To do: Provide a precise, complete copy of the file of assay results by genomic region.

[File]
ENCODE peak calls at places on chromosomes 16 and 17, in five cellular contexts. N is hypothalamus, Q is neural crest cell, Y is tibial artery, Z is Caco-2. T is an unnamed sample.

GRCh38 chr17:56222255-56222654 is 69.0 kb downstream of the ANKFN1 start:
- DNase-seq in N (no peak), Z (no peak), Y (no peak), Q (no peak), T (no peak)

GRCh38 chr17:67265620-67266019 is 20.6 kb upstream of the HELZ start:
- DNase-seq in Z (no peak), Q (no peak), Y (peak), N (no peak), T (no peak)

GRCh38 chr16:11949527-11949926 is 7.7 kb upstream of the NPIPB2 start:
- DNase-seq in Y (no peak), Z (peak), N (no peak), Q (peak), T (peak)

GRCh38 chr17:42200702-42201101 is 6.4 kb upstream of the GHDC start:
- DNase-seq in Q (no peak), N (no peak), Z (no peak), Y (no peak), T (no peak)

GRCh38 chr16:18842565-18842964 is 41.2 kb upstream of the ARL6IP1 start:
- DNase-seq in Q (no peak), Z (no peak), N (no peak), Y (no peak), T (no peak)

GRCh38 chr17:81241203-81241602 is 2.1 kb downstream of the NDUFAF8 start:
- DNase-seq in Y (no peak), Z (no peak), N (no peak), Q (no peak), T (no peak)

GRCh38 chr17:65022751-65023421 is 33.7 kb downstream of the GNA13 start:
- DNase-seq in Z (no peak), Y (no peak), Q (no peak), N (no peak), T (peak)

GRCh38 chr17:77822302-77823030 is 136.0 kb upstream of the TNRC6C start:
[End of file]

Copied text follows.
ENCODE peak calls at places on chromosomes 16 and 17, in five cellular contexts. N is hypothalamus, Q is neural crest cell, Y is tibial artery, Z is Caco-2. T is an unnamed sample.

GRCh38 chr17:56222255-56222654 is 69.0 kb downstream of the ANKFN1 start:
- DNase-seq in N (no peak), Z (no peak), Y (no peak), Q (no peak), T (no peak)

GRCh38 chr17:67265620-67266019 is 20.6 kb upstream of the HELZ start:
- DNase-seq in Z (no peak), Q (no peak), Y (peak), N (no peak), T (no peak)

GRCh38 chr16:11949527-11949926 is 7.7 kb upstream of the NPIPB2 start:
- DNase-seq in Y (no peak), Z (peak), N (no peak), Q (peak), T (peak)

GRCh38 chr17:42200702-42201101 is 6.4 kb upstream of the GHDC start:
- DNase-seq in Q (no peak), N (no peak), Z (no peak), Y (no peak), T (no peak)

GRCh38 chr16:18842565-18842964 is 41.2 kb upstream of the ARL6IP1 start:
- DNase-seq in Q (no peak), Z (no peak), N (no peak), Y (no peak), T (no peak)

GRCh38 chr17:81241203-81241602 is 2.1 kb downstream of the NDUFAF8 start:
- DNase-seq in Y (no peak), Z (no peak), N (no peak), Q (no peak), T (no peak)

GRCh38 chr17:65022751-65023421 is 33.7 kb downstream of the GNA13 start:
- DNase-seq in Z (no peak), Y (no peak), Q (no peak), N (no peak), T (peak)

GRCh38 chr17:77822302-77823030 is 136.0 kb upstream of the TNRC6C start: